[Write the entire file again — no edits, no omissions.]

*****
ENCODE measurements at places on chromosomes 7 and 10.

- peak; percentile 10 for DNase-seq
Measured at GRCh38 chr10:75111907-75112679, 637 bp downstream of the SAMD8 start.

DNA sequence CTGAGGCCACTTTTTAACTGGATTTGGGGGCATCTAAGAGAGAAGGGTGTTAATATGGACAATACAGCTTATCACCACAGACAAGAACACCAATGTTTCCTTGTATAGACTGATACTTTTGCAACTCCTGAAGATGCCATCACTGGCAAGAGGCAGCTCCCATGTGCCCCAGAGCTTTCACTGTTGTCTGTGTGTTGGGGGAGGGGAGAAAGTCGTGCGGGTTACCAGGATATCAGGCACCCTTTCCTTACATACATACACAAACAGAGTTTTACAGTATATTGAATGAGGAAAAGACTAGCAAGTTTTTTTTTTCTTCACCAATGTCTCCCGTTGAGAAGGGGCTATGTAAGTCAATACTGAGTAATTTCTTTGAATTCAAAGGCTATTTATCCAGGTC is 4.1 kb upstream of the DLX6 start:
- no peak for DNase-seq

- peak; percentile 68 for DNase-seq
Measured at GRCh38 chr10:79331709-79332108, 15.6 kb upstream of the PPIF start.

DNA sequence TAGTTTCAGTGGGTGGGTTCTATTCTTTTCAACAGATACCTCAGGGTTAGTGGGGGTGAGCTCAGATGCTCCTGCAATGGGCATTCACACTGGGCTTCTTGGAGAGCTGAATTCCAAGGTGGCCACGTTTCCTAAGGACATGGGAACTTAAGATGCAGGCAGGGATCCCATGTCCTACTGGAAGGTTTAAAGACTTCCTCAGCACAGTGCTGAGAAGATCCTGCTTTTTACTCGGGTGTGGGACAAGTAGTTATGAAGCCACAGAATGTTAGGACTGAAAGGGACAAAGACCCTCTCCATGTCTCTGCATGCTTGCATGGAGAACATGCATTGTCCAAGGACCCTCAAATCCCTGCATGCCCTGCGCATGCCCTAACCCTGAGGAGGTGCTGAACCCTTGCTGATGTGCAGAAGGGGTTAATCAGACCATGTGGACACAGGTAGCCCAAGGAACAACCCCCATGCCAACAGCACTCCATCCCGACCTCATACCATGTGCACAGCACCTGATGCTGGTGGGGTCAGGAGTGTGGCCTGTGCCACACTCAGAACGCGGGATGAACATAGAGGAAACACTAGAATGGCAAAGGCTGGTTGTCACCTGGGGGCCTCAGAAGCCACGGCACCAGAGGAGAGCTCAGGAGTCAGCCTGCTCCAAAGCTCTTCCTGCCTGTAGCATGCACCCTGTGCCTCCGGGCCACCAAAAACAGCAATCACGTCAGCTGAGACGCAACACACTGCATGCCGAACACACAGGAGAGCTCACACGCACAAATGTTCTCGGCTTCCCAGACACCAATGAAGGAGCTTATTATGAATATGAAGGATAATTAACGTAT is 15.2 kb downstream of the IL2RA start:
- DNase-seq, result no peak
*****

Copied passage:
ENCODE measurements at places on chromosomes 7 and 10.

- peak; percentile 10 for DNase-seq
Measured at GRCh38 chr10:75111907-75112679, 637 bp downstream of the SAMD8 start.

DNA sequence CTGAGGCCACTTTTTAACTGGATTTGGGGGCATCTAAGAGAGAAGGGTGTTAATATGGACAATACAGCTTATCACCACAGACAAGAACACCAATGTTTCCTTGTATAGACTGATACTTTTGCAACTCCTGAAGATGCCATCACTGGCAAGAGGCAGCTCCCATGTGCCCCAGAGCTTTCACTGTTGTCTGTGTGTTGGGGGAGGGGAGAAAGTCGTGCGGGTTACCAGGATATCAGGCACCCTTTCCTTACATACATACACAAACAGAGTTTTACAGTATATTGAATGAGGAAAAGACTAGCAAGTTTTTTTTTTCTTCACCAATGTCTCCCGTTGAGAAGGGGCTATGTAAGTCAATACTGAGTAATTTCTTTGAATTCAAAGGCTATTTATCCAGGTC is 4.1 kb upstream of the DLX6 start:
- no peak for DNase-seq

- peak; percentile 68 for DNase-seq
Measured at GRCh38 chr10:79331709-79332108, 15.6 kb upstream of the PPIF start.

DNA sequence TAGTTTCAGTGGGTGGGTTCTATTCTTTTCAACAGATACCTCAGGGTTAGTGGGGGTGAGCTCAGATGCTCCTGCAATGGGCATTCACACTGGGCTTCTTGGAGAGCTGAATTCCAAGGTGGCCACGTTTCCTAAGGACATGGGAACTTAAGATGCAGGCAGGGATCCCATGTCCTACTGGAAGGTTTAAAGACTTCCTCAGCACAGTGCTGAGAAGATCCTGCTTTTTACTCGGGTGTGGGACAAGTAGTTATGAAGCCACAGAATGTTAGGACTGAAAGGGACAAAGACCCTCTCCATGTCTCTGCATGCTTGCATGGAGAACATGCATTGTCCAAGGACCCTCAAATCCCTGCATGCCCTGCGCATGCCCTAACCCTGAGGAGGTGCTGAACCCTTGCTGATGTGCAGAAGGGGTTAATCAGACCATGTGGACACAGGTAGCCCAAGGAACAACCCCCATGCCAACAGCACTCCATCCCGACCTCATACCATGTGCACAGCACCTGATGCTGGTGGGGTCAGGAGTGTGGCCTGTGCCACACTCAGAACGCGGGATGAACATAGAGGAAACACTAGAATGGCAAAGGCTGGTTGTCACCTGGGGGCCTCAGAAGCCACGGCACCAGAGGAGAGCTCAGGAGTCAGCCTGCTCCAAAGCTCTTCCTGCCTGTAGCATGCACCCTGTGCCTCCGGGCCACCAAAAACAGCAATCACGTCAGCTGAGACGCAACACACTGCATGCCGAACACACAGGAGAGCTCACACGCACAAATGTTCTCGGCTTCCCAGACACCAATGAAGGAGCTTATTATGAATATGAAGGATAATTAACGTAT is 15.2 kb downstream of the IL2RA start:
- DNase-seq, result no peak